When you found the classic ride you’re driving every summer, were you actually looking for a car like the one you have, or did it simply fall into your lap? Many times as enthusiasts, we get recognized by local residents around where we live and those “neighbors” always seem to mention a car they saw and thought we might be interested in hearing about. It doesn’t always work out that way, but it does happen.
For Eric Turpin of Wading River, New York, more of an intensive search was required. “I have always had a soft spot for Chevelles,” he states. “Having previously owned a 1974 Chevelle S3 Laguna and a 1971 Chevelle SS convertible, I was naturally drawn to this 1971 Chevelle Malibu 350.”
Eric was able to find his ride while searching the internet’s various online classifieds. The ad for the Malibu stated it was located in Connecticut, and according to Eric, the back story is quite interesting. “I went to inspect the car, and as it turns out, the gentleman selling it was in his seventies and was the original owner. After inspecting and test driving the car, I told him I was interested in buying it. He cared deeply about the Malibu and asked me what my intentions were for the car. I was “mostly” honest and told him that I would probably change the wheels and tires, but I would probably keep the rest of the car as is.”
The seller seemed satisfied with that answer and then told Eric he was the third person to look at the car. Eric relayed to us, “He refused to sell it to the previous buyers because one guy wanted to cut it up into a race car and the other guy wanted to send it overseas as a quick flip.” The owner at the time wanted to sell the car to someone that would appreciate it exactly for what it was. Eric tells us he has tried to keep true to his word.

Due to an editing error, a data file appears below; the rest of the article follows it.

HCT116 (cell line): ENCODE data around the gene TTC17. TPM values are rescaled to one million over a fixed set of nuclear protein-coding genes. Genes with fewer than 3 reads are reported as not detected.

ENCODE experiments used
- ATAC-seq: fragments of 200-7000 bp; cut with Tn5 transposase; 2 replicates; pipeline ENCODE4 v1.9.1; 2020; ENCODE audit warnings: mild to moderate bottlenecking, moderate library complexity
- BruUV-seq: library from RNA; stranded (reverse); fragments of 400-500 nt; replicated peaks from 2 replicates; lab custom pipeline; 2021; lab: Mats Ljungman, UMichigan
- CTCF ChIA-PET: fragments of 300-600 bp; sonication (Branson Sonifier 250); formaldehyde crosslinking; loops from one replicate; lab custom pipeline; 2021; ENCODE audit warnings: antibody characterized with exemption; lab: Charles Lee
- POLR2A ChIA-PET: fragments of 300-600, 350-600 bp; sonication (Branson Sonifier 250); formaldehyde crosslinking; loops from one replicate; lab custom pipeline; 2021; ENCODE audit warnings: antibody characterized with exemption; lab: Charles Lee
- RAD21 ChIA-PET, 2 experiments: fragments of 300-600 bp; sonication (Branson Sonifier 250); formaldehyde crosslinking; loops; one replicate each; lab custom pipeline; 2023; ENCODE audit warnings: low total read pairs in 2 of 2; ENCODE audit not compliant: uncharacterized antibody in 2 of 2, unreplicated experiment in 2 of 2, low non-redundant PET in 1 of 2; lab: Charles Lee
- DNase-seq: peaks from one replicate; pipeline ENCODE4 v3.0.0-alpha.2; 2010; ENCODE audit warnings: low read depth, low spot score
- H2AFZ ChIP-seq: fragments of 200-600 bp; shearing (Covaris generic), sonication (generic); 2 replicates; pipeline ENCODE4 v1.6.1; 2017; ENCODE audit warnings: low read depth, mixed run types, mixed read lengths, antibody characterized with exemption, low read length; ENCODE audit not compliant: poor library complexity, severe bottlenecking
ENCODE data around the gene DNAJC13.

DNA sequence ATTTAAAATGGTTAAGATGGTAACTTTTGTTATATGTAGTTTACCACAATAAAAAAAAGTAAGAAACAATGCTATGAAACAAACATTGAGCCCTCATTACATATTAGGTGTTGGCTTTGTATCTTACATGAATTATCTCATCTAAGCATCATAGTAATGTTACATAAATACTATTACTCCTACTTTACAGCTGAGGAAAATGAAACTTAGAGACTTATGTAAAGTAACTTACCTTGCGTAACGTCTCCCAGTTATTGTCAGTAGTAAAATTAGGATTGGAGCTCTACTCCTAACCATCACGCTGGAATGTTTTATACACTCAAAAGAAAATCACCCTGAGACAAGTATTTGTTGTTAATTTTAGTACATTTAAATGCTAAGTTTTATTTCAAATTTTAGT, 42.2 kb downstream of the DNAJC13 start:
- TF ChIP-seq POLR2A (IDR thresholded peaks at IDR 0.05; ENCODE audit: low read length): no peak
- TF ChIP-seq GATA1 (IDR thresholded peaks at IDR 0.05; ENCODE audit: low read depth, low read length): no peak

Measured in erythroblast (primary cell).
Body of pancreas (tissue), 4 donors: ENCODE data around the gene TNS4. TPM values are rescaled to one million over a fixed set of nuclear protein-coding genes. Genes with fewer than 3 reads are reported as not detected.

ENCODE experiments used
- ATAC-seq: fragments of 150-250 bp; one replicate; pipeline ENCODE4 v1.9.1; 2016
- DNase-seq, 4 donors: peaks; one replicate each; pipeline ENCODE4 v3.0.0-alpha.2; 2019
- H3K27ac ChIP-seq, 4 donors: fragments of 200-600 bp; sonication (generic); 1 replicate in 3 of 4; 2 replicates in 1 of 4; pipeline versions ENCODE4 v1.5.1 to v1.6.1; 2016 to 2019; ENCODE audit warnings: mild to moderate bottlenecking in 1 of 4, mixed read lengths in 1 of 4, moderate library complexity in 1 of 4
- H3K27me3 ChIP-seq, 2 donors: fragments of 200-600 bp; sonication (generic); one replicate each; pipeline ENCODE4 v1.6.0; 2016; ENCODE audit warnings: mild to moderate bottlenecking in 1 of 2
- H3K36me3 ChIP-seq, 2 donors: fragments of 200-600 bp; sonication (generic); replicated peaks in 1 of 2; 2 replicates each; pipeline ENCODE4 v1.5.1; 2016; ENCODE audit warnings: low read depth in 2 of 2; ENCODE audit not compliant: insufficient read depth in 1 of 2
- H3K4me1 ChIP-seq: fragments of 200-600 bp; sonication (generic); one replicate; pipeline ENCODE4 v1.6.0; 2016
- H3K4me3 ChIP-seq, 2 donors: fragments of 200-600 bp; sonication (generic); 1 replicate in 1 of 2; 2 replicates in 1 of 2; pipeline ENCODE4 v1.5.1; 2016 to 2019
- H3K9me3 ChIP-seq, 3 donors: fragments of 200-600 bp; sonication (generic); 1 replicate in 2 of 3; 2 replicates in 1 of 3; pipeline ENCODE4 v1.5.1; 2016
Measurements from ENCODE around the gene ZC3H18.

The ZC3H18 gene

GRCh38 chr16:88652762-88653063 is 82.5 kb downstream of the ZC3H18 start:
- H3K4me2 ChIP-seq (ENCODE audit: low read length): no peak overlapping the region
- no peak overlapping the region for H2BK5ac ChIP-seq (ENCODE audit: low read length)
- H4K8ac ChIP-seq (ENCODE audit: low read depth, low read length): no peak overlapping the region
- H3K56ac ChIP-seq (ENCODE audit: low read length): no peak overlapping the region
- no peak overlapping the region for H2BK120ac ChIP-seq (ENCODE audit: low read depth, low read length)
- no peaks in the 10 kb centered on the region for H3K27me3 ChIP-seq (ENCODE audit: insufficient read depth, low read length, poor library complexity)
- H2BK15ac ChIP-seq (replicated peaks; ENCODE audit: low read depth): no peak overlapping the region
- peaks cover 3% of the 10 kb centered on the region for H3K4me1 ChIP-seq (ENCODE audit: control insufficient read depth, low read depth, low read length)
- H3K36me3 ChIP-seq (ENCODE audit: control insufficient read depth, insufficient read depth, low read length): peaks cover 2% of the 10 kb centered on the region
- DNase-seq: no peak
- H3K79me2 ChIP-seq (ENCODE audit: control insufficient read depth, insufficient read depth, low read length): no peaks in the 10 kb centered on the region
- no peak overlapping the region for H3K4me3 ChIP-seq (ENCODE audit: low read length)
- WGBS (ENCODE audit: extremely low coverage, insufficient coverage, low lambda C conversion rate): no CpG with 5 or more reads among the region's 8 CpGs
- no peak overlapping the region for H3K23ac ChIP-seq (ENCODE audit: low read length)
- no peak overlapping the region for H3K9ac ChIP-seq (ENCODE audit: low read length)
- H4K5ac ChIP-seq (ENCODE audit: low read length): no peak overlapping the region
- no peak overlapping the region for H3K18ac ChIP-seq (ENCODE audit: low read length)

Since Eric purchased the A-body from the original owner, we asked him about the condition of the car when he found he initially found it. “It was pretty much the way you see now. I have completed a few minor upgrades and did some detailing, but that is all,” affirms Eric.
As far as the Chevelle ever receiving any body repairs, Eric says there are none that are obvious to him. He did say it has been the recipient of a repaint at some point before he bought it. Speaking of paint, the color is Placer Gold, and the highly visible interior under the folding roof is a Dark Saddle.
“Under the hood is a 350 small-block that was completely stock when I bought it, Eric says. “I upgraded to an Edelbrock Performer intake and added a Quadrajet carburetor. The original point-style distributor was upgraded to an HEI unit. I did do a little to the engine internals, as I upgraded the camshaft to a Chevrolet Performance cam. It is the same camshaft that Chevrolet uses in its 350HO crate engine.”
Okay, Eric’s Malibu might not be the very definition of “home-built.” However, since he has shown restraint and not fully modified the car, only making a few minor upgrades that do not destroy the car’s originality does mean we will give his Chevelle the home-built moniker. He has saved history while adding subtle touches. Kudos on a great ride Eric.
Do you want to read about more Home-Built Heroes? All you need to do is click here. If you own a Home-Built Hero, we want to hear about it. Since I’ve started the series, I have received more than a few candidates, but I still want to see more — I can never get enough. If you want to see more cars built by you the readers, send a few pictures of your car showing the engine, interior, and exterior, along with all of the pertinent information, and I’ll make you Internet famous. You can send your submissions to [email protected]